LG’s OLED TV, Samsung's PDP Now Named ‘Kings Of TV’

UPDATE! Scarsdale, N.Y. — The King of TV for 2014 by popular vote is now a tie between LG's soon-to-launch 55EC9300 curved-screen OLED FullHD TV and last year's winner, the Samsung PN64F8500 FullHD plasma TV, according to a recount of votes from a gathering of videophiles, experts and customers of A/V specialty boutique Value Electronics.
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2014 Value Electronics’ TV Shootout calibrators discuss the criteria used to judge this year’s King Of TV, from left: DeWayne Davis, Kevin Miller, Robert Zohn and David Mackenzie.

UPDATE! Scarsdale, N.Y. — The King of TV for 2014 is now a tie betwee LG's soon-to-launch 55EC9300 curved-screen OLED FullHD TV and last year's king the Samsung's PN64F8500 FullHD plasma set, according to a recount of votes from a gathering of videophiles, experts and customers of A/V specialty boutique Value Electronics.

The crowning of the displays from the retailer’s 10th annual TV Shootout last weekend marked a transition of sorts from plasma displays, long-favored by the retailer’s shootout voters, to the newer OLED technology that offers very high black-level, contrast performance and energy efficiency.

"Samsung’s plasma and both the Samsung OLED and LG OLED all scored very close," explained Robert Zohn, Value Electronics proprietor, in changing his earlier declaration. "This year, we’re declaring a tie for first place between the Samsung F8500 plasma and the LG EC9300 OLED TV for popular vote, and the Samsung KN55S9C OLED as the expert calibrators’ choice.  Each offers exceptional video performance across the board, but particularly in the areas of black level and contrast. If we look only at the individual scores, add them up and take the winner (as we did last year), then the Samsung F8500 plasma has the highest average score.  But we believe that contrast ratio is the single most important element in overall picture quality. It's what can make a TV look more alive and three dimensional. So if we weight the contrast ratio more heavily in the scoring, then the LG OLED is the winner as it clearly had the best score for contrast ratio based on the popular vote. It's clear that the audience loved the Samsung plasma, and the two OLED TVs.  We believe any of these three sets will make even the most discerning videophile happy for years to come."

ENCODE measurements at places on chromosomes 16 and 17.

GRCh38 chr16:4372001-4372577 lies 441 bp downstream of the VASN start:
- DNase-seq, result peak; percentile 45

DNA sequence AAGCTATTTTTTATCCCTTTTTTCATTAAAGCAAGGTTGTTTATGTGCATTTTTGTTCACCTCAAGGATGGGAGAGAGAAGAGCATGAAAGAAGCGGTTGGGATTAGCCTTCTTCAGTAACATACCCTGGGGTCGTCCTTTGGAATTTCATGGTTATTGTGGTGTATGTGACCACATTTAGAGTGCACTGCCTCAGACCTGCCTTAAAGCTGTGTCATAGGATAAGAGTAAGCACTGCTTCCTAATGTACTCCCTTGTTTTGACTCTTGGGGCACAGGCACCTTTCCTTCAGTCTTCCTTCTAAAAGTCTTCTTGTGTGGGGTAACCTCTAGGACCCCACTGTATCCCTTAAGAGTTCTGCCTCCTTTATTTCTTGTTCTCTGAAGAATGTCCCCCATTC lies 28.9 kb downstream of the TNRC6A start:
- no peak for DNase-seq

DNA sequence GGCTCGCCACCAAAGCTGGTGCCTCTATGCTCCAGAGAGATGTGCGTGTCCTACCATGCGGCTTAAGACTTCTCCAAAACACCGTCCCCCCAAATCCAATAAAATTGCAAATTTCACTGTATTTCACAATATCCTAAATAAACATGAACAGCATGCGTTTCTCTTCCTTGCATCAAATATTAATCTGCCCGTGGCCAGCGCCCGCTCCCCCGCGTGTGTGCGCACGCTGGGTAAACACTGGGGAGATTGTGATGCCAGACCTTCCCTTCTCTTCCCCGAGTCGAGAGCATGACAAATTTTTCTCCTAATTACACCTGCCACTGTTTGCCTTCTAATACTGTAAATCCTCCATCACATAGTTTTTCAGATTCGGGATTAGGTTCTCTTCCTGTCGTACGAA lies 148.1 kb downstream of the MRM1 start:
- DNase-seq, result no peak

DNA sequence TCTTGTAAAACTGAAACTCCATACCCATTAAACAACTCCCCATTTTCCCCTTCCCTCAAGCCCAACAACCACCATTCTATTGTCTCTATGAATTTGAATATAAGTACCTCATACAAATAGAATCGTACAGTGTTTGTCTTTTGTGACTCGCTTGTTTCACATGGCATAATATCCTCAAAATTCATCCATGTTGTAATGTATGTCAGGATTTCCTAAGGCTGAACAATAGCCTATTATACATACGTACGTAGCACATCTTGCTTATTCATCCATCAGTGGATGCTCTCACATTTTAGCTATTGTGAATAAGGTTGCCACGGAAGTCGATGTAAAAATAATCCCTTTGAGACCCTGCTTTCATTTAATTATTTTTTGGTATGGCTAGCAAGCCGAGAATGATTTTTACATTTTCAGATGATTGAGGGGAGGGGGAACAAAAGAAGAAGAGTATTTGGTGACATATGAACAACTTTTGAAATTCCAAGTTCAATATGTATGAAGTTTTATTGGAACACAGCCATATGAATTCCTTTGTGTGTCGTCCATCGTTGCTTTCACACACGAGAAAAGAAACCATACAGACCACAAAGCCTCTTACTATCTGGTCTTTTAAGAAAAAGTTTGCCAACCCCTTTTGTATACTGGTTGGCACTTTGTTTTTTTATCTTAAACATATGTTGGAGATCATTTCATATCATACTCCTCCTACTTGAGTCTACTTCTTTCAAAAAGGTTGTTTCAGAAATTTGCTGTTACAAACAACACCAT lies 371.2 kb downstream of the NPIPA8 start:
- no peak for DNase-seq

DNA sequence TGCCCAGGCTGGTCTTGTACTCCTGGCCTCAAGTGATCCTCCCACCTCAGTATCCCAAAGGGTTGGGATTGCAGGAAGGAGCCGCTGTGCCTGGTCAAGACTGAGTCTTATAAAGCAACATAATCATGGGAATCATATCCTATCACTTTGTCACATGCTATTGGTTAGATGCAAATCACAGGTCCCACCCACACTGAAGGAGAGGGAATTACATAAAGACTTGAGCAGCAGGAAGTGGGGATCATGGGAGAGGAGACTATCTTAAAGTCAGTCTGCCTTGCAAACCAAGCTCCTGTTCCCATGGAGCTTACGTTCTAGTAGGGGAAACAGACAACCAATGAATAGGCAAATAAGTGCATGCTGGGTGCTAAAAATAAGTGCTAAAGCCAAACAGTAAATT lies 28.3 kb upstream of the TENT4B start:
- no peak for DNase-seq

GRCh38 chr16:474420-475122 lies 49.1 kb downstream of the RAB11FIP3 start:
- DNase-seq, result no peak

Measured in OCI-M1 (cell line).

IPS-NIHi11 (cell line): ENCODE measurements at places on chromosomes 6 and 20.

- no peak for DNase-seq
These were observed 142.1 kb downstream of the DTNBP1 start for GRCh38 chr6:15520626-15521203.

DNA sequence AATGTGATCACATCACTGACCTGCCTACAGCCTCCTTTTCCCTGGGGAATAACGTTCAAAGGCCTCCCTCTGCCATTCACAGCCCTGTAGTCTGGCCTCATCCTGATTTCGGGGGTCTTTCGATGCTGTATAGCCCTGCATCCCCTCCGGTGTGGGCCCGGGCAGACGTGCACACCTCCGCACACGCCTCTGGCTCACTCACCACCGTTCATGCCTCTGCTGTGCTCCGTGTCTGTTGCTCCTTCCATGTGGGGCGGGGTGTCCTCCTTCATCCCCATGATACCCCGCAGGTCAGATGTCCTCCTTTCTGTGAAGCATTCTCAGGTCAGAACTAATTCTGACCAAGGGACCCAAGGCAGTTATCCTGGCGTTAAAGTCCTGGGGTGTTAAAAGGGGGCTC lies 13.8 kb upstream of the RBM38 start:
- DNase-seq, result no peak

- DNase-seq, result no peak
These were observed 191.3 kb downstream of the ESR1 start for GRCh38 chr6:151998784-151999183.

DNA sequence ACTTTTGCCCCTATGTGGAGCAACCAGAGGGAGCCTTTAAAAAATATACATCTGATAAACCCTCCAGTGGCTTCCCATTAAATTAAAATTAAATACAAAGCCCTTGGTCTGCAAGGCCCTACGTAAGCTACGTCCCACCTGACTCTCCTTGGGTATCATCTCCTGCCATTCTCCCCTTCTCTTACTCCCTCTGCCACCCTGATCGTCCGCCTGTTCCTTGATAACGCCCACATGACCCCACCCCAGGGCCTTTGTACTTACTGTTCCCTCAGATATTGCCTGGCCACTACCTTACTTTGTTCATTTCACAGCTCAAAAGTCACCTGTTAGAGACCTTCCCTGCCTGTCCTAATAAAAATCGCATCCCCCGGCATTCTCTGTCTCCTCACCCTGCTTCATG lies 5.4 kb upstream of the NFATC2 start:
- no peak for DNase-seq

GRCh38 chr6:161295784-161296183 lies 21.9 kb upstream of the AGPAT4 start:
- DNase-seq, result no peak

Technically, both the Samsung OLED and plasma displays are still available in limited supplies, but the manufacturer is not producing any new OLED models to replace last year's initial entry at this time and all of the company's plasma displays will cease production by the end of the year.

This year’s shootout pitted a variety of flagship displays from Samsung, Sony and LG, both curved and flat panels; 1080p and 4K Ultra HD; and plasma, LED and OLED technologies.

Zohn of Value Electronics, said, “OLEDs infinite black levels and contrast ratio won the attention of videophiles and enthusiasts.”

The winning LG 55-inch OLED display will go on sale at Best Buy and other stores around the country on Aug. 24 for $3,499.

Other competing models included the Samsung 78-inch UN78HU9000 curved LED UHD LCD TV; the Sony 79-inch XBR79X900B LED UHD LCD TV; the Samsung 85-inch UN85HU8550 LED UHD LCD TV; the Sony 85-inch XBR85X950B LED UHD LCD TV; the Samsung 55-inch KN55S9C OLED FullHD TV; and the Samsung 105-inch UN105S9 21:9 LED Ultra HD LCD TV.

“Congratulations to all the TVs participating in the evaluation event for their great technological advancements,” stated Zohn in announcing the winner. “This year was a close competition with many excellent contenders. We had a variety of flagship displays.”